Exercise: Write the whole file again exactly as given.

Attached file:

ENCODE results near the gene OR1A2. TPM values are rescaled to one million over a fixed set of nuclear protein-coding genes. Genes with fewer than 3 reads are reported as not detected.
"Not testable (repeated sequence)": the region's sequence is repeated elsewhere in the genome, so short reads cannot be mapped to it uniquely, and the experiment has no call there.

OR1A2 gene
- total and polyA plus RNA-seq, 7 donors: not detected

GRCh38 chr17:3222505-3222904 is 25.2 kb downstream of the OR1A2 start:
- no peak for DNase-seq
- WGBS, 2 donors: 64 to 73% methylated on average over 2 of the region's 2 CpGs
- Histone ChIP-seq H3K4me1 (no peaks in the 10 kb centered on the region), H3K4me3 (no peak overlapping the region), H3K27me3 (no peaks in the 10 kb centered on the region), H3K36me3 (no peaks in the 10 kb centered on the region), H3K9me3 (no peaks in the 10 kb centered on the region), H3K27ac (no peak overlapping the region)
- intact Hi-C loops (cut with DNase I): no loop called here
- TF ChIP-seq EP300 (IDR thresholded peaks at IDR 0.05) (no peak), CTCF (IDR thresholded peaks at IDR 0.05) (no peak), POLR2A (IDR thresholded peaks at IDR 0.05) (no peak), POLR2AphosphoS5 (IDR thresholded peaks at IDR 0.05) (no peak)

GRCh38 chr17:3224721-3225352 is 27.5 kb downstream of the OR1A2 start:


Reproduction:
ENCODE results near the gene OR1A2. TPM values are rescaled to one million over a fixed set of nuclear protein-coding genes. Genes with fewer than 3 reads are reported as not detected.
"Not testable (repeated sequence)": the region's sequence is repeated elsewhere in the genome, so short reads cannot be mapped to it uniquely, and the experiment has no call there.

OR1A2 gene
- total and polyA plus RNA-seq, 7 donors: not detected

GRCh38 chr17:3222505-3222904 is 25.2 kb downstream of the OR1A2 start:
- no peak for DNase-seq
- WGBS, 2 donors: 64 to 73% methylated on average over 2 of the region's 2 CpGs
- Histone ChIP-seq H3K4me1 (no peaks in the 10 kb centered on the region), H3K4me3 (no peak overlapping the region), H3K27me3 (no peaks in the 10 kb centered on the region), H3K36me3 (no peaks in the 10 kb centered on the region), H3K9me3 (no peaks in the 10 kb centered on the region), H3K27ac (no peak overlapping the region)
- intact Hi-C loops (cut with DNase I): no loop called here
- TF ChIP-seq EP300 (IDR thresholded peaks at IDR 0.05) (no peak), CTCF (IDR thresholded peaks at IDR 0.05) (no peak), POLR2A (IDR thresholded peaks at IDR 0.05) (no peak), POLR2AphosphoS5 (IDR thresholded peaks at IDR 0.05) (no peak)

GRCh38 chr17:3224721-3225352 is 27.5 kb downstream of the OR1A2 start: